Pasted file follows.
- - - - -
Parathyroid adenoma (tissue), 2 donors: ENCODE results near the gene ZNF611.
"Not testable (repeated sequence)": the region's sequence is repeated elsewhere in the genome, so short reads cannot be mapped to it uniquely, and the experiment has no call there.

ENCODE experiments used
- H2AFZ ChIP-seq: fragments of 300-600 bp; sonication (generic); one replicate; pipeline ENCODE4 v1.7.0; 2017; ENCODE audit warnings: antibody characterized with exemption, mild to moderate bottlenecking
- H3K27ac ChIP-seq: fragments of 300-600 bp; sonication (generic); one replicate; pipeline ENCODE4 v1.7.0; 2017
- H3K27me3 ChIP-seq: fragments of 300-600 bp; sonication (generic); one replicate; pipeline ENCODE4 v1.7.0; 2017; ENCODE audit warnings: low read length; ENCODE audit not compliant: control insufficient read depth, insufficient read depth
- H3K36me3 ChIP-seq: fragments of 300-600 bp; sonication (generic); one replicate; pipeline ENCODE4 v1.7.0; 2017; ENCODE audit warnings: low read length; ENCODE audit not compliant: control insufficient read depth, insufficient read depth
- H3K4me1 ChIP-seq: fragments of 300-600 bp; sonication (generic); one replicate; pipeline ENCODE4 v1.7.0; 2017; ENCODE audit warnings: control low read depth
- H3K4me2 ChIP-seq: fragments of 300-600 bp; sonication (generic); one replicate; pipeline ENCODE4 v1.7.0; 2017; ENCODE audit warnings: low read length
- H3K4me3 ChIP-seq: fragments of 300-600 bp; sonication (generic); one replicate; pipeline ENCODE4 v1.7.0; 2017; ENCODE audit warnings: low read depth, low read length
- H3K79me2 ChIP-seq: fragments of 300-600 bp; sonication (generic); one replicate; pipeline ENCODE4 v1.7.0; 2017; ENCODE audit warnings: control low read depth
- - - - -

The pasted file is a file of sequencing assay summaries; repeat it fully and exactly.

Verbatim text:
Parathyroid adenoma (tissue), 2 donors: ENCODE results near the gene ZNF611.
"Not testable (repeated sequence)": the region's sequence is repeated elsewhere in the genome, so short reads cannot be mapped to it uniquely, and the experiment has no call there.

ENCODE experiments used
- H2AFZ ChIP-seq: fragments of 300-600 bp; sonication (generic); one replicate; pipeline ENCODE4 v1.7.0; 2017; ENCODE audit warnings: antibody characterized with exemption, mild to moderate bottlenecking
- H3K27ac ChIP-seq: fragments of 300-600 bp; sonication (generic); one replicate; pipeline ENCODE4 v1.7.0; 2017
- H3K27me3 ChIP-seq: fragments of 300-600 bp; sonication (generic); one replicate; pipeline ENCODE4 v1.7.0; 2017; ENCODE audit warnings: low read length; ENCODE audit not compliant: control insufficient read depth, insufficient read depth
- H3K36me3 ChIP-seq: fragments of 300-600 bp; sonication (generic); one replicate; pipeline ENCODE4 v1.7.0; 2017; ENCODE audit warnings: low read length; ENCODE audit not compliant: control insufficient read depth, insufficient read depth
- H3K4me1 ChIP-seq: fragments of 300-600 bp; sonication (generic); one replicate; pipeline ENCODE4 v1.7.0; 2017; ENCODE audit warnings: control low read depth
- H3K4me2 ChIP-seq: fragments of 300-600 bp; sonication (generic); one replicate; pipeline ENCODE4 v1.7.0; 2017; ENCODE audit warnings: low read length
- H3K4me3 ChIP-seq: fragments of 300-600 bp; sonication (generic); one replicate; pipeline ENCODE4 v1.7.0; 2017; ENCODE audit warnings: low read depth, low read length
- H3K79me2 ChIP-seq: fragments of 300-600 bp; sonication (generic); one replicate; pipeline ENCODE4 v1.7.0; 2017; ENCODE audit warnings: control low read depth